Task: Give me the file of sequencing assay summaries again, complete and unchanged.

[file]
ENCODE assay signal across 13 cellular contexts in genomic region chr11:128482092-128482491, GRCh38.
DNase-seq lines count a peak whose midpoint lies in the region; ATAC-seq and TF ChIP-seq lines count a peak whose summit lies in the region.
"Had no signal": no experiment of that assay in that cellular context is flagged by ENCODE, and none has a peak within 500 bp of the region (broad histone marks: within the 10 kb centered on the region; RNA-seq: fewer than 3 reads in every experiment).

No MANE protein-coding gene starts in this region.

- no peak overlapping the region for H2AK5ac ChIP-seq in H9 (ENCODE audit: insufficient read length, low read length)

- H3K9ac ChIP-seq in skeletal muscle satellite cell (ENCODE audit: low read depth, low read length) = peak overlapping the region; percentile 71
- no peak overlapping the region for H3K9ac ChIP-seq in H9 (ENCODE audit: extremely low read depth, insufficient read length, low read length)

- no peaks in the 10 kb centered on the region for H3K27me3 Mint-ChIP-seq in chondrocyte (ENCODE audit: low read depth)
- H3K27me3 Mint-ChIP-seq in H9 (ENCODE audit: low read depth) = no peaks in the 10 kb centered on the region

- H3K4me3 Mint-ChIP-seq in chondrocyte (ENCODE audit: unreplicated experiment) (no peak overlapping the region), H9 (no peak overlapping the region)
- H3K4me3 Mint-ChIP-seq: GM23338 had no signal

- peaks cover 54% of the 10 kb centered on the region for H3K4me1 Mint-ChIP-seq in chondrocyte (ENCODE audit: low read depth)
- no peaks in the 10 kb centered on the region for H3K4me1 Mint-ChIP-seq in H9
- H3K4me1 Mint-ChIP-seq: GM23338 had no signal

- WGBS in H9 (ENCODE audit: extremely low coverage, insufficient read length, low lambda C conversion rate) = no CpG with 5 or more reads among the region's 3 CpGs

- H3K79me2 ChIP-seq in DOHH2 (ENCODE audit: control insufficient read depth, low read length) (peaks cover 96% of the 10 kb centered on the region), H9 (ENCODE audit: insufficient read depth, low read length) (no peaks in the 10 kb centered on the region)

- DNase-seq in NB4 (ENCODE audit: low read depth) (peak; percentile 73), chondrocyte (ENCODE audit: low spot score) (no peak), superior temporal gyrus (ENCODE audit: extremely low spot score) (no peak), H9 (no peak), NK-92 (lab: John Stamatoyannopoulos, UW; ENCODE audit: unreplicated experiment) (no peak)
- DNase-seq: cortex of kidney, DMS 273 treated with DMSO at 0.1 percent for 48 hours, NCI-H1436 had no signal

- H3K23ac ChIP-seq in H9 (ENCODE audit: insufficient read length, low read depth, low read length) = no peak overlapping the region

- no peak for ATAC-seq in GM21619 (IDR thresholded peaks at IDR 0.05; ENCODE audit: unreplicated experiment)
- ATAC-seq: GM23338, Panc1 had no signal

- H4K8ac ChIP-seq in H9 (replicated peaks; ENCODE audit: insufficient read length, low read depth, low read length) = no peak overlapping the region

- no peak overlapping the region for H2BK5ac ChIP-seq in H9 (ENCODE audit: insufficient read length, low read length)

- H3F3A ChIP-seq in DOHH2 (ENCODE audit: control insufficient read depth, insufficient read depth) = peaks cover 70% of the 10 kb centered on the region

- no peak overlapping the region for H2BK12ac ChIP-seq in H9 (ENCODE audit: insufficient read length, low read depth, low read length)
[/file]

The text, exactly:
ENCODE assay signal across 13 cellular contexts in genomic region chr11:128482092-128482491, GRCh38.
DNase-seq lines count a peak whose midpoint lies in the region; ATAC-seq and TF ChIP-seq lines count a peak whose summit lies in the region.
"Had no signal": no experiment of that assay in that cellular context is flagged by ENCODE, and none has a peak within 500 bp of the region (broad histone marks: within the 10 kb centered on the region; RNA-seq: fewer than 3 reads in every experiment).

No MANE protein-coding gene starts in this region.

- no peak overlapping the region for H2AK5ac ChIP-seq in H9 (ENCODE audit: insufficient read length, low read length)

- H3K9ac ChIP-seq in skeletal muscle satellite cell (ENCODE audit: low read depth, low read length) = peak overlapping the region; percentile 71
- no peak overlapping the region for H3K9ac ChIP-seq in H9 (ENCODE audit: extremely low read depth, insufficient read length, low read length)

- no peaks in the 10 kb centered on the region for H3K27me3 Mint-ChIP-seq in chondrocyte (ENCODE audit: low read depth)
- H3K27me3 Mint-ChIP-seq in H9 (ENCODE audit: low read depth) = no peaks in the 10 kb centered on the region

- H3K4me3 Mint-ChIP-seq in chondrocyte (ENCODE audit: unreplicated experiment) (no peak overlapping the region), H9 (no peak overlapping the region)
- H3K4me3 Mint-ChIP-seq: GM23338 had no signal

- peaks cover 54% of the 10 kb centered on the region for H3K4me1 Mint-ChIP-seq in chondrocyte (ENCODE audit: low read depth)
- no peaks in the 10 kb centered on the region for H3K4me1 Mint-ChIP-seq in H9
- H3K4me1 Mint-ChIP-seq: GM23338 had no signal

- WGBS in H9 (ENCODE audit: extremely low coverage, insufficient read length, low lambda C conversion rate) = no CpG with 5 or more reads among the region's 3 CpGs

- H3K79me2 ChIP-seq in DOHH2 (ENCODE audit: control insufficient read depth, low read length) (peaks cover 96% of the 10 kb centered on the region), H9 (ENCODE audit: insufficient read depth, low read length) (no peaks in the 10 kb centered on the region)

- DNase-seq in NB4 (ENCODE audit: low read depth) (peak; percentile 73), chondrocyte (ENCODE audit: low spot score) (no peak), superior temporal gyrus (ENCODE audit: extremely low spot score) (no peak), H9 (no peak), NK-92 (lab: John Stamatoyannopoulos, UW; ENCODE audit: unreplicated experiment) (no peak)
- DNase-seq: cortex of kidney, DMS 273 treated with DMSO at 0.1 percent for 48 hours, NCI-H1436 had no signal

- H3K23ac ChIP-seq in H9 (ENCODE audit: insufficient read length, low read depth, low read length) = no peak overlapping the region

- no peak for ATAC-seq in GM21619 (IDR thresholded peaks at IDR 0.05; ENCODE audit: unreplicated experiment)
- ATAC-seq: GM23338, Panc1 had no signal

- H4K8ac ChIP-seq in H9 (replicated peaks; ENCODE audit: insufficient read length, low read depth, low read length) = no peak overlapping the region

- no peak overlapping the region for H2BK5ac ChIP-seq in H9 (ENCODE audit: insufficient read length, low read length)

- H3F3A ChIP-seq in DOHH2 (ENCODE audit: control insufficient read depth, insufficient read depth) = peaks cover 70% of the 10 kb centered on the region

- no peak overlapping the region for H2BK12ac ChIP-seq in H9 (ENCODE audit: insufficient read length, low read depth, low read length)